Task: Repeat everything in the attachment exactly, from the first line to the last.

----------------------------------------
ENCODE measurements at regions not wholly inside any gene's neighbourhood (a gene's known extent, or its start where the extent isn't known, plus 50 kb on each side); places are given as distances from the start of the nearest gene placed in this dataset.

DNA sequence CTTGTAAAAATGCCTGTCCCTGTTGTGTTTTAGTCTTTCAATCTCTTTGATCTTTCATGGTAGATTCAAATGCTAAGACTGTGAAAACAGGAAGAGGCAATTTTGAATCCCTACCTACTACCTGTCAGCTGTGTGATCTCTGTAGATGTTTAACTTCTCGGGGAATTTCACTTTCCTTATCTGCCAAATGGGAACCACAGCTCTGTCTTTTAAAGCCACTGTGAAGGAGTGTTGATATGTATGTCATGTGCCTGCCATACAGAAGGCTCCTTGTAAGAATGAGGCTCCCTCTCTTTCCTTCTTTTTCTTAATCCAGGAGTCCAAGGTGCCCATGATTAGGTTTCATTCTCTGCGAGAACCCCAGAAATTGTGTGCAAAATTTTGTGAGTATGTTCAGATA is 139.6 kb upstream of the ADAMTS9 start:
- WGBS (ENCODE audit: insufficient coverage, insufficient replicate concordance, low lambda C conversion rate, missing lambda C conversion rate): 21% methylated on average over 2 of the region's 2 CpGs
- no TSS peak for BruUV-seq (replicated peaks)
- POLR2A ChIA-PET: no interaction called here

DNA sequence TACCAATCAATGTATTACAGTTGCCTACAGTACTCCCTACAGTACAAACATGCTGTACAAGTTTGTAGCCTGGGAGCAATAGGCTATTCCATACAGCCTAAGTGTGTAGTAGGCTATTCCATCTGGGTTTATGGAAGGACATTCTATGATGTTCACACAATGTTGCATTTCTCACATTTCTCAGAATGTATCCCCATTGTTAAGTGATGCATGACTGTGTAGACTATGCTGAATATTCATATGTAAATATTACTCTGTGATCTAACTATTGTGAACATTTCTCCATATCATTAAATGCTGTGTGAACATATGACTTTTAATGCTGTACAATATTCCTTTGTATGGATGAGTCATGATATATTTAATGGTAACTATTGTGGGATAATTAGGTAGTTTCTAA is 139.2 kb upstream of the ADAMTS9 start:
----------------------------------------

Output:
ENCODE measurements at regions not wholly inside any gene's neighbourhood (a gene's known extent, or its start where the extent isn't known, plus 50 kb on each side); places are given as distances from the start of the nearest gene placed in this dataset.

DNA sequence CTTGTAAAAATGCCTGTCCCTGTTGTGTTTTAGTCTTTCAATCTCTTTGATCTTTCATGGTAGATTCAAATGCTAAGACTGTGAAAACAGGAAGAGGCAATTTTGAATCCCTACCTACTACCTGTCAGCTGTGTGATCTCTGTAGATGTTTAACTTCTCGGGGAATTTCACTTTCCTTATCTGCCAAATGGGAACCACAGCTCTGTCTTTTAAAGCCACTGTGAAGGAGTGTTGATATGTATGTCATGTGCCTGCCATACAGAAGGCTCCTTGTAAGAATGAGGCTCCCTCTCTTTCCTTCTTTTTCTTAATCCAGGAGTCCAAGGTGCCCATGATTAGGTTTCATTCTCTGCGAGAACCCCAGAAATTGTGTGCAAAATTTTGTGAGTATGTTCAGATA is 139.6 kb upstream of the ADAMTS9 start:
- WGBS (ENCODE audit: insufficient coverage, insufficient replicate concordance, low lambda C conversion rate, missing lambda C conversion rate): 21% methylated on average over 2 of the region's 2 CpGs
- no TSS peak for BruUV-seq (replicated peaks)
- POLR2A ChIA-PET: no interaction called here

DNA sequence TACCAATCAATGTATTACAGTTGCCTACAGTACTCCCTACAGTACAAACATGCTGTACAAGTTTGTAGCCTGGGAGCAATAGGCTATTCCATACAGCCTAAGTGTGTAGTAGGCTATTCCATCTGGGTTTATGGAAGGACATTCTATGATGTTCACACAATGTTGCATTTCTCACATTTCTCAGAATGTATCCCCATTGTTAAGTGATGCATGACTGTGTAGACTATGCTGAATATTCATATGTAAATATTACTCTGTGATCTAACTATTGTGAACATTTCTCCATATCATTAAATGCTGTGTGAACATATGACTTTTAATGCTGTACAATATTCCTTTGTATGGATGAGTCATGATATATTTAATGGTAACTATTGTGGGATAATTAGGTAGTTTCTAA is 139.2 kb upstream of the ADAMTS9 start: